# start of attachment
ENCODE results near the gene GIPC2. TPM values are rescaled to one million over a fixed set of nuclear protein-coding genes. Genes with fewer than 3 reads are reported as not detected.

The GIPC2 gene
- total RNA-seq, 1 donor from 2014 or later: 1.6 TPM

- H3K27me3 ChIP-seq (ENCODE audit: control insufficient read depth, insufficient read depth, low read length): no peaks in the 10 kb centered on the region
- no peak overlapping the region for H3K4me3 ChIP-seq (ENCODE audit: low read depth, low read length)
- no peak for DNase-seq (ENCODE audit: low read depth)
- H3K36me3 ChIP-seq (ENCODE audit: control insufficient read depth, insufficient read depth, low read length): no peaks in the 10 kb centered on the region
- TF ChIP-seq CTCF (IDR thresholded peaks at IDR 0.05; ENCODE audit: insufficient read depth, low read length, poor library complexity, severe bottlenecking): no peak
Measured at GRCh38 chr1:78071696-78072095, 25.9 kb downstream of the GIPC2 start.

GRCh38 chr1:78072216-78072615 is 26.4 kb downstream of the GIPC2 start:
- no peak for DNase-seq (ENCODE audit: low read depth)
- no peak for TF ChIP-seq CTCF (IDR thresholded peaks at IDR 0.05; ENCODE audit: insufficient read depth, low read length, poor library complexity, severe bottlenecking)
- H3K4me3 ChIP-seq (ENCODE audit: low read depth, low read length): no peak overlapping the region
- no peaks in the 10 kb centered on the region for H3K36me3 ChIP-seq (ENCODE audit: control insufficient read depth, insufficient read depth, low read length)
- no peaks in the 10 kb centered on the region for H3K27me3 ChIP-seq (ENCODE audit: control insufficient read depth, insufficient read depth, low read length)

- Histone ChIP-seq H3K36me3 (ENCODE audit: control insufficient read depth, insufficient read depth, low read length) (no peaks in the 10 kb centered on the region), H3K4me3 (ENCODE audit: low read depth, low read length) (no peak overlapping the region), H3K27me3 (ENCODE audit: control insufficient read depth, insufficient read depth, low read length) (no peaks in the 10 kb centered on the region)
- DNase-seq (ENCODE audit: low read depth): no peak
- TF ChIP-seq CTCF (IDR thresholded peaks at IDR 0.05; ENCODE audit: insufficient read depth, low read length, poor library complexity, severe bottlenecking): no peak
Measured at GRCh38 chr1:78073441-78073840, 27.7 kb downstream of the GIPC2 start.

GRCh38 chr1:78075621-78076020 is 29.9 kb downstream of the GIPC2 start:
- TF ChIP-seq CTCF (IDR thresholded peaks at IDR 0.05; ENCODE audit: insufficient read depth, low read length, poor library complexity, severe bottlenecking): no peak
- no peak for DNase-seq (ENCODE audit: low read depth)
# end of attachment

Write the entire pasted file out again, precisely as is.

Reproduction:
ENCODE results near the gene GIPC2. TPM values are rescaled to one million over a fixed set of nuclear protein-coding genes. Genes with fewer than 3 reads are reported as not detected.

The GIPC2 gene
- total RNA-seq, 1 donor from 2014 or later: 1.6 TPM

- H3K27me3 ChIP-seq (ENCODE audit: control insufficient read depth, insufficient read depth, low read length): no peaks in the 10 kb centered on the region
- no peak overlapping the region for H3K4me3 ChIP-seq (ENCODE audit: low read depth, low read length)
- no peak for DNase-seq (ENCODE audit: low read depth)
- H3K36me3 ChIP-seq (ENCODE audit: control insufficient read depth, insufficient read depth, low read length): no peaks in the 10 kb centered on the region
- TF ChIP-seq CTCF (IDR thresholded peaks at IDR 0.05; ENCODE audit: insufficient read depth, low read length, poor library complexity, severe bottlenecking): no peak
Measured at GRCh38 chr1:78071696-78072095, 25.9 kb downstream of the GIPC2 start.

GRCh38 chr1:78072216-78072615 is 26.4 kb downstream of the GIPC2 start:
- no peak for DNase-seq (ENCODE audit: low read depth)
- no peak for TF ChIP-seq CTCF (IDR thresholded peaks at IDR 0.05; ENCODE audit: insufficient read depth, low read length, poor library complexity, severe bottlenecking)
- H3K4me3 ChIP-seq (ENCODE audit: low read depth, low read length): no peak overlapping the region
- no peaks in the 10 kb centered on the region for H3K36me3 ChIP-seq (ENCODE audit: control insufficient read depth, insufficient read depth, low read length)
- no peaks in the 10 kb centered on the region for H3K27me3 ChIP-seq (ENCODE audit: control insufficient read depth, insufficient read depth, low read length)

- Histone ChIP-seq H3K36me3 (ENCODE audit: control insufficient read depth, insufficient read depth, low read length) (no peaks in the 10 kb centered on the region), H3K4me3 (ENCODE audit: low read depth, low read length) (no peak overlapping the region), H3K27me3 (ENCODE audit: control insufficient read depth, insufficient read depth, low read length) (no peaks in the 10 kb centered on the region)
- DNase-seq (ENCODE audit: low read depth): no peak
- TF ChIP-seq CTCF (IDR thresholded peaks at IDR 0.05; ENCODE audit: insufficient read depth, low read length, poor library complexity, severe bottlenecking): no peak
Measured at GRCh38 chr1:78073441-78073840, 27.7 kb downstream of the GIPC2 start.

GRCh38 chr1:78075621-78076020 is 29.9 kb downstream of the GIPC2 start:
- TF ChIP-seq CTCF (IDR thresholded peaks at IDR 0.05; ENCODE audit: insufficient read depth, low read length, poor library complexity, severe bottlenecking): no peak
- no peak for DNase-seq (ENCODE audit: low read depth)